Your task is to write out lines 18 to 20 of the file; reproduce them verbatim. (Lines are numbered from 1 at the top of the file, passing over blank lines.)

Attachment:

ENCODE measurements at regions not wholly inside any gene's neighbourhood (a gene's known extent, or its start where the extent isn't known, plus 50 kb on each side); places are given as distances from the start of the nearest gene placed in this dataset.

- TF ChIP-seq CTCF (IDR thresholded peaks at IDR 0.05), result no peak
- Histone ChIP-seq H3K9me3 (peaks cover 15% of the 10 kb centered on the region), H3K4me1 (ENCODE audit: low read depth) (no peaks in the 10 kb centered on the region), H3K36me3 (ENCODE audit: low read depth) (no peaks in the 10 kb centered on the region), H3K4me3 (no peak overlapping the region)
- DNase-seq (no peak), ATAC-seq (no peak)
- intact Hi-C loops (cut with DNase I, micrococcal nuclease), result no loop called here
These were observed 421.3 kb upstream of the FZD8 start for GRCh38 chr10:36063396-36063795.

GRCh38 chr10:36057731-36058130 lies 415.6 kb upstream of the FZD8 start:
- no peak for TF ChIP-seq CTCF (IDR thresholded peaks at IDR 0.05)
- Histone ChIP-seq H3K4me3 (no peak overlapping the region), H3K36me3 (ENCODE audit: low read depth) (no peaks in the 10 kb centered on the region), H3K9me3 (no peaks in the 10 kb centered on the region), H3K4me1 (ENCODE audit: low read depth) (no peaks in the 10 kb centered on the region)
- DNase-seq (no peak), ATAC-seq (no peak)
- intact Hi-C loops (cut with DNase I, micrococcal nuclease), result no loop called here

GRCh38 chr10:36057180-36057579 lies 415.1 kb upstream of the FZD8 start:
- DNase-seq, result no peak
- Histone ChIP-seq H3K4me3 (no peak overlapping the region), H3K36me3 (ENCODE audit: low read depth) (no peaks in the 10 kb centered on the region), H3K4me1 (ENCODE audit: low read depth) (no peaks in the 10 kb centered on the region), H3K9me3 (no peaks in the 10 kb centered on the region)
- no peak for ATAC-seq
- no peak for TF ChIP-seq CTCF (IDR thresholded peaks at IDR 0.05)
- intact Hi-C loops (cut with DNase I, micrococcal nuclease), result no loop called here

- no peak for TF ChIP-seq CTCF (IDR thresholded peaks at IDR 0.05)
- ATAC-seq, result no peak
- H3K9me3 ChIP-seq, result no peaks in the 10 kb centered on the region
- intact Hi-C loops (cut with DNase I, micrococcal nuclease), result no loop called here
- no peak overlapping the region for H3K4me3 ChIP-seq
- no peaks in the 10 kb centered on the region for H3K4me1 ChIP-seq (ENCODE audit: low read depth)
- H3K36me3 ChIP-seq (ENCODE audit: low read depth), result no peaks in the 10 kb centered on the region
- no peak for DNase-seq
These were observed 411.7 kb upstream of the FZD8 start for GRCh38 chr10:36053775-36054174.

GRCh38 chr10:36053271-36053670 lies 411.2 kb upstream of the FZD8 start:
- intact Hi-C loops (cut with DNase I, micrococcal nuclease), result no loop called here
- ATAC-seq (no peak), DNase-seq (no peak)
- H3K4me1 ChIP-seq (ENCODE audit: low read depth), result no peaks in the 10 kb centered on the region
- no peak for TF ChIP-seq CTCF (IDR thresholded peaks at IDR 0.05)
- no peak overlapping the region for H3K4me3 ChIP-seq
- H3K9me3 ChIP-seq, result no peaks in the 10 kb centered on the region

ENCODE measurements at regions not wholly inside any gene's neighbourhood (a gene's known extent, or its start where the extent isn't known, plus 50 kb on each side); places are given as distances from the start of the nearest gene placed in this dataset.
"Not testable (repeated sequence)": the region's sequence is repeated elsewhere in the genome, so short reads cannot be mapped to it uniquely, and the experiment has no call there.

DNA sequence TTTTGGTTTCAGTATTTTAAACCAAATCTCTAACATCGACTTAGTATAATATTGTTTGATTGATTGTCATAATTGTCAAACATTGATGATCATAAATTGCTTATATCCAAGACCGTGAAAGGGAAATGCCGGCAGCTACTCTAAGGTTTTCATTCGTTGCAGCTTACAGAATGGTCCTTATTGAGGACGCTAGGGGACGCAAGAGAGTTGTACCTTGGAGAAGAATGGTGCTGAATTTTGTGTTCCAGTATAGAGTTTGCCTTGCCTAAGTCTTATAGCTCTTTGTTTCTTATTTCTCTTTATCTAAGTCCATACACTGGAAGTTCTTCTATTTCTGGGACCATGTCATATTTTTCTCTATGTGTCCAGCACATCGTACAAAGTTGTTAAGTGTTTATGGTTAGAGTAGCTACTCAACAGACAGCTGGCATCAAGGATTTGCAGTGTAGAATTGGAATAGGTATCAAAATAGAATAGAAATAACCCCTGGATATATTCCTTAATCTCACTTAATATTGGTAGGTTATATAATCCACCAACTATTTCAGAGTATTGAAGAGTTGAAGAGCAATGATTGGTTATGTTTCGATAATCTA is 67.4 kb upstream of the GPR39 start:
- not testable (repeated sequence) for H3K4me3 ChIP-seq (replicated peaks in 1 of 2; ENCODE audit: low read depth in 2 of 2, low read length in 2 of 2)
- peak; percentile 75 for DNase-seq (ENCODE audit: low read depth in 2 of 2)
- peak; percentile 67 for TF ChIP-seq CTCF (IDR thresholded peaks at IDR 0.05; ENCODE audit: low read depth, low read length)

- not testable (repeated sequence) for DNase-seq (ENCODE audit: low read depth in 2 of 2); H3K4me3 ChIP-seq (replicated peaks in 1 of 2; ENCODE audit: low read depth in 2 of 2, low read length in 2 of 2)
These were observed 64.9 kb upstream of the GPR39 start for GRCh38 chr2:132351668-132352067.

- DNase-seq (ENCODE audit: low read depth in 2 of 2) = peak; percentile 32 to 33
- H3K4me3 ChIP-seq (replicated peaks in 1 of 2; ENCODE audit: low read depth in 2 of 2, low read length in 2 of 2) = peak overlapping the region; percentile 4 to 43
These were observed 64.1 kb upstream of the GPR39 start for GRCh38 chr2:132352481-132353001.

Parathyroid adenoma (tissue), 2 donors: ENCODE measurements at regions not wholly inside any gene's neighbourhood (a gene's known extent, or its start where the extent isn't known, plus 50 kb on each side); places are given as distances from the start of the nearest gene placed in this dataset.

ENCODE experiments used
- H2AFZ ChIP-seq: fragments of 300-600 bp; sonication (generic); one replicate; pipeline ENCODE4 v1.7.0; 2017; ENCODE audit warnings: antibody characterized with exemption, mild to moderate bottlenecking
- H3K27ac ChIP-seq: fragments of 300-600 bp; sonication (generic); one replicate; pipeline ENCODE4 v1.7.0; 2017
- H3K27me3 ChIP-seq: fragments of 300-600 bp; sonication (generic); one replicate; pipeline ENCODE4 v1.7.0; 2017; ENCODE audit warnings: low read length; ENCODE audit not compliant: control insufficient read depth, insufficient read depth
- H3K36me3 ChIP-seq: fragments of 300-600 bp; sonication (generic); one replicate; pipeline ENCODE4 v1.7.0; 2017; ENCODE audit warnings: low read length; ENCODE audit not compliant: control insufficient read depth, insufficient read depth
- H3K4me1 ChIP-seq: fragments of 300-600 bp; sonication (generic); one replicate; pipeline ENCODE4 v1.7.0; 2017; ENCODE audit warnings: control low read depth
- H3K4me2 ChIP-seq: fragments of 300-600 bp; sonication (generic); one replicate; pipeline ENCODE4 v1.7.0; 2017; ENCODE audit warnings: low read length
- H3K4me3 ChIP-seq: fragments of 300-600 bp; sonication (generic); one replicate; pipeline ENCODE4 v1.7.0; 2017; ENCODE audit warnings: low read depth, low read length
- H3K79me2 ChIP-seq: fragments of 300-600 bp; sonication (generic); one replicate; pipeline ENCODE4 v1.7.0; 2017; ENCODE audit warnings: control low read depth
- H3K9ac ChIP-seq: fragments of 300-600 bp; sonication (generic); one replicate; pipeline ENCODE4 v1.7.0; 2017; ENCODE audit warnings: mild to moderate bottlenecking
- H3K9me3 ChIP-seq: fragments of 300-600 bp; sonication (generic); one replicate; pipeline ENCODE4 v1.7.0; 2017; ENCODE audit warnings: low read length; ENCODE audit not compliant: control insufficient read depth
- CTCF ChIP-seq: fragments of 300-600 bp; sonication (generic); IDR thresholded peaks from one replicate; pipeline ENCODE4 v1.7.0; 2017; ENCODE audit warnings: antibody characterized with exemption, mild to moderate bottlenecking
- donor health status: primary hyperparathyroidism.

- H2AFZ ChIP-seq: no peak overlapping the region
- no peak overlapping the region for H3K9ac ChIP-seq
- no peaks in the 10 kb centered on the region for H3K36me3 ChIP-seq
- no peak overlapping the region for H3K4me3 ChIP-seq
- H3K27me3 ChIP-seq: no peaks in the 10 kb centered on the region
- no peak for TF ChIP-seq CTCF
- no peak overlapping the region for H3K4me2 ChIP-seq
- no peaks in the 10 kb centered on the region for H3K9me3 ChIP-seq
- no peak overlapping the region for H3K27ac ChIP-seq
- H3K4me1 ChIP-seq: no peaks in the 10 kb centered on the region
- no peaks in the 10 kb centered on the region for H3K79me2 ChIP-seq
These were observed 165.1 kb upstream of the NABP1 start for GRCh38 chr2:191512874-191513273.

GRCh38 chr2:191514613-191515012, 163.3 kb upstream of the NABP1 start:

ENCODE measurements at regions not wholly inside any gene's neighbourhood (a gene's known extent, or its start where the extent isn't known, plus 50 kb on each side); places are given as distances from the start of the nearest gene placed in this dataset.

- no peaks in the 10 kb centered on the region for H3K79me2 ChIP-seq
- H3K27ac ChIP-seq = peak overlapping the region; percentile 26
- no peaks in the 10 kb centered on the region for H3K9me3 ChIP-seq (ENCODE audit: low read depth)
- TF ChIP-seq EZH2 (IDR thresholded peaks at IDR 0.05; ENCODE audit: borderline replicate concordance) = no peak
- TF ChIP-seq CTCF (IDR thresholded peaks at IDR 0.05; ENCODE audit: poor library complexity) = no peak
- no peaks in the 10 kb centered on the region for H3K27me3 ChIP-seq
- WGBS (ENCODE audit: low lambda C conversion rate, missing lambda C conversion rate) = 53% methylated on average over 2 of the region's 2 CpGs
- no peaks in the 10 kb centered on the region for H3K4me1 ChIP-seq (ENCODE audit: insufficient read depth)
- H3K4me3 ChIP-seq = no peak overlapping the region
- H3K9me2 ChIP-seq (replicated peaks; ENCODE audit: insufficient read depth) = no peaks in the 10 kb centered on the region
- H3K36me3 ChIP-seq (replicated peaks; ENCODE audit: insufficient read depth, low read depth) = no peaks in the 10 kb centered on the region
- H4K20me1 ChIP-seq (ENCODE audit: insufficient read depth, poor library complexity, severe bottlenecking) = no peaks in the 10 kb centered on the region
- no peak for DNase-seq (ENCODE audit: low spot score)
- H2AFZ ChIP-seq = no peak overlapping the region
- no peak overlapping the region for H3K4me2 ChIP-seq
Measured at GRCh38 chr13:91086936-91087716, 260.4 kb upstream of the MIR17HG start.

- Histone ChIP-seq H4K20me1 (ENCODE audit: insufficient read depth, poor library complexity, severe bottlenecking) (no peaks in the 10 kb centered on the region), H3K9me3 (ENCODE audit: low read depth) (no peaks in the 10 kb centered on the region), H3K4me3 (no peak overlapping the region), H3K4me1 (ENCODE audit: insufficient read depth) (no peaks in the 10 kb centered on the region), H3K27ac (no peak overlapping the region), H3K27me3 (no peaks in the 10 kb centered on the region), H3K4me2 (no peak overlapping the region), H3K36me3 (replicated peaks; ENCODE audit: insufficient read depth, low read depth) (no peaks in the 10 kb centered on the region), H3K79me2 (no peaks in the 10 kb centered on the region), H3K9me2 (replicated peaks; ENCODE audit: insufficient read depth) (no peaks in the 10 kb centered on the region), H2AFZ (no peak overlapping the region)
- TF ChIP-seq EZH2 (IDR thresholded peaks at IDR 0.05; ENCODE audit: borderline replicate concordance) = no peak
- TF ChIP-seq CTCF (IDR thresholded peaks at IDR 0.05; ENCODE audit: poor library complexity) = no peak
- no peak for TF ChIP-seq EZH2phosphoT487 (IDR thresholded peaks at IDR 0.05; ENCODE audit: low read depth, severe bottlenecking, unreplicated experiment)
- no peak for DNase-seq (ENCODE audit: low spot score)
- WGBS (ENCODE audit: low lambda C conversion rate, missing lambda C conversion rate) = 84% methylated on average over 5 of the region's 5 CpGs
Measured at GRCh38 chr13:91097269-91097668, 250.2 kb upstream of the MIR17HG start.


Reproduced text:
- no peak for TF ChIP-seq CTCF (IDR thresholded peaks at IDR 0.05)
- ATAC-seq, result no peak
- H3K9me3 ChIP-seq, result no peaks in the 10 kb centered on the region